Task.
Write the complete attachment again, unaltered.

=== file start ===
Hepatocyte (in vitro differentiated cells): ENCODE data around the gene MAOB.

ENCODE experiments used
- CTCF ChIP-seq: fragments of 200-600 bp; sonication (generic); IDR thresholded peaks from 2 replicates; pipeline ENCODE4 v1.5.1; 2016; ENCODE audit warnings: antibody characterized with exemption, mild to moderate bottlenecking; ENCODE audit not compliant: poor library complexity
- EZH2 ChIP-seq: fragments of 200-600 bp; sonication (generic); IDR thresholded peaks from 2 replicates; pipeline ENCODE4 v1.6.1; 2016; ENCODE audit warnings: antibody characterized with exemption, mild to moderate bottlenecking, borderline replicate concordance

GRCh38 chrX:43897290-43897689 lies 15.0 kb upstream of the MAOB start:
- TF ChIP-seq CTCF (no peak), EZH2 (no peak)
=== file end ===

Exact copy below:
Hepatocyte (in vitro differentiated cells): ENCODE data around the gene MAOB.

ENCODE experiments used
- CTCF ChIP-seq: fragments of 200-600 bp; sonication (generic); IDR thresholded peaks from 2 replicates; pipeline ENCODE4 v1.5.1; 2016; ENCODE audit warnings: antibody characterized with exemption, mild to moderate bottlenecking; ENCODE audit not compliant: poor library complexity
- EZH2 ChIP-seq: fragments of 200-600 bp; sonication (generic); IDR thresholded peaks from 2 replicates; pipeline ENCODE4 v1.6.1; 2016; ENCODE audit warnings: antibody characterized with exemption, mild to moderate bottlenecking, borderline replicate concordance

GRCh38 chrX:43897290-43897689 lies 15.0 kb upstream of the MAOB start:
- TF ChIP-seq CTCF (no peak), EZH2 (no peak)